The point is, though, that you can find long and passionate arguments about whether Buddhism is or is not a religion, and the parameters of the arguments are fixed by 21st century western concepts that don’t apply to Buddhism. And most of the time, no matter how patiently one tries to explain this, the arguers cannot see the problem. They’ve been conditioned to interpret and classify reality in a way that conforms to modern English, and that conditioning determines the limits of what they can understand. They literally cannot think “outside the box.”

Language, then, is a reflection of how the people who speak it conceptualize their world, and in turn conceptualization is shaped by language. It’s kind of a self-reinforcing system that’s very hard to break out of.

Buddhism is a process of experiencing and realizing without resorting to concepts. This is an even bigger challenge than breaking out of the linguistic box, and it takes most people years of mental cultivation to “accomplish” this. Note that the word accomplish isn’t exactly right, but it’s as close as I can get. And this highlights the problem of explaining dharma at all — the words don’t fit, because the concepts don’t apply.

So how do you explain it? Most of the time, you can’t. You can take people only up to a point, but they’ve got to go the rest of the way by themselves. You can give people definitions, metaphors, analogies, and hope that some of it strikes a chord, somewhere. But that which is realized through the mental cultivation is genuinely ineffable, because it’s something outside all of our conceptual boxes, and language simply can’t reach it.

This is something the Buddha himself realized. It’s said that after his enlightenment he debated with himself whether to teach at all, because he knew there was no way to explain what he had come to realize. Instead, he devised a means for people to realize it for themselves. That was the best he could do.

And even today, in the Zen tradition (and probably others) , people are warned not to go about blabbing about a kensho or opening experience to the general public. This is for several reasons, but a big reason is that as soon as your words hit their ears they’ll shove everything you say into their standard conceptual boxes, and it will all be misunderstood.  And this has nothing to do with general intelligence. Sometimes very bright people get very huffy when they express some concept about dharma that’s way off the mark, and you say no, that’s not it, and then they feel insulted and demand that you explain it.

But, sometimes, it can’t be explained. As soon as you try to render it into language it gets sorted into subjects and objects and verbs that connote things that have nothing to do with what you’d like to say, but it’s as close as language gets.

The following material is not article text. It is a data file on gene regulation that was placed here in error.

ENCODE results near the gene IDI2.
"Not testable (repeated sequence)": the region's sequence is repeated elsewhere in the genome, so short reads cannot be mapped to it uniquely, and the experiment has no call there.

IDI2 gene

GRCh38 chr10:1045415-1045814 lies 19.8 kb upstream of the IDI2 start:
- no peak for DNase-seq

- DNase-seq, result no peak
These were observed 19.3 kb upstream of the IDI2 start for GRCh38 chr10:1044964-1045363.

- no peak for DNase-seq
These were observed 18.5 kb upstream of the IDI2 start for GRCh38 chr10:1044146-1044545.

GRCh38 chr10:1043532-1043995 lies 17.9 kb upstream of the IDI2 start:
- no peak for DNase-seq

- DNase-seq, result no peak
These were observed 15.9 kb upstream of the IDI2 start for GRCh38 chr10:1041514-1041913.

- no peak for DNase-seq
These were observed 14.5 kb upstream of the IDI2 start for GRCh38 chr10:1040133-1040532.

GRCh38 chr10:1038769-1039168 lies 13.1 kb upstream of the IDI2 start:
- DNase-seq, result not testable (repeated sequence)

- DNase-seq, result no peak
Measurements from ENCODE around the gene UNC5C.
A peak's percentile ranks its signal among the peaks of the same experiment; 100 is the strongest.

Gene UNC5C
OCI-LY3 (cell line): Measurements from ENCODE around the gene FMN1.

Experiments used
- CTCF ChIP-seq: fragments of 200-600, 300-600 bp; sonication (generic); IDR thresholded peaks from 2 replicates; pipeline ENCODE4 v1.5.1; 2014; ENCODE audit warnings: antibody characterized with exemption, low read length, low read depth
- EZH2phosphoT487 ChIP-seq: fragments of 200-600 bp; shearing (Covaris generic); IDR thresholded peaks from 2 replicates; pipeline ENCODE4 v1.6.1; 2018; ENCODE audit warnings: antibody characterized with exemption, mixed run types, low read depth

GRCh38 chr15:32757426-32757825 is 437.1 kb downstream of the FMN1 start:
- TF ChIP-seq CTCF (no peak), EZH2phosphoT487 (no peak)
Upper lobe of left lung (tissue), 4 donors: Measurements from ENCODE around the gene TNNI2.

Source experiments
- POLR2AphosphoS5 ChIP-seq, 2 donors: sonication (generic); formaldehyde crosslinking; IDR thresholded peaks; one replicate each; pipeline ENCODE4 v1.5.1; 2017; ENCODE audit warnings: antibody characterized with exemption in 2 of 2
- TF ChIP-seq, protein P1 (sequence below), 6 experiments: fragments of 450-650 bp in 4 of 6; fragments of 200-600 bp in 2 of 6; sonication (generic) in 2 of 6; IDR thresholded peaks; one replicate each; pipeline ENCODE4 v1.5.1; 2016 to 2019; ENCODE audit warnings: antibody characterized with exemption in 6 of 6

So a lot of the process is training the mind to stop clinging to concepts. This is done in various ways. The infamous koans of Rinzai Zen, for example, are intended to break the habit of conceptualization by frustrating our standard linear, logical thought patterns. Students present their understanding of the koan to the teacher in a formal interview that ends as soon as the teacher rings a bell. I’ve been told that if a student ever began a presentation with “I think the koan means … ” the bell rings, because the student is about to launch into an intellectual interpretation. Just concepts.

Of course, my favorite moments are when someone in a discussion forum demands an explanation of some doctrine, and you preface your explanation with “this is very difficult and often takes people years of meditation and study before they appreciate what the doctrine is pointing to, but it’s something like …” but that’s never enough, and they want to be CONVINCED. Right now. In 25 words or less.

It doesn’t work that way.

See also Ryutan Blows Out the Candle.

Have Some Fries With the McJesus

Victoria Osteen, co-pastor with her husband Joel of the massive Lakewood Church of Houston, is catching flack for something she recently said that was posted on YouTube. Here’s the juicy bit:

When we obey God, we’re not doing it for God…we’re doing it for ourself. Because God takes pleasure when we’re happy. Do good ’cause God wants you to be happy. When you come to church, when you worship Him, you’re not doing it for God, really. You’re doing it for yourself because that’s what makes God happy.

And here is the video:

And boy howdy, have we ever come a long way from Sinners in the Hands of an Angry God. Other Christians were shocked at Mrs. Pastor Olsteen’s words. An op-ed in the Christian Post slammed Victoria Osteen and Her Joy-Robbing Brand of Cheap Christianity, for example. And this is from the Houston Chronicle:

At Christian News Network the sermon was labelled indicative of a “me-centered” church.

“She honestly believes that God exists to make us happy rather than holy,” Pastor Steve Camp told the network, “She honestly believes that worship is about our fulfillment rather than His glory. That’s the bottom issue here.”

Note that I do not endorse the positions of the Christian Post or the Christian News Network, either. But American public religiosity has long been a content-free celebration of Me Me Me.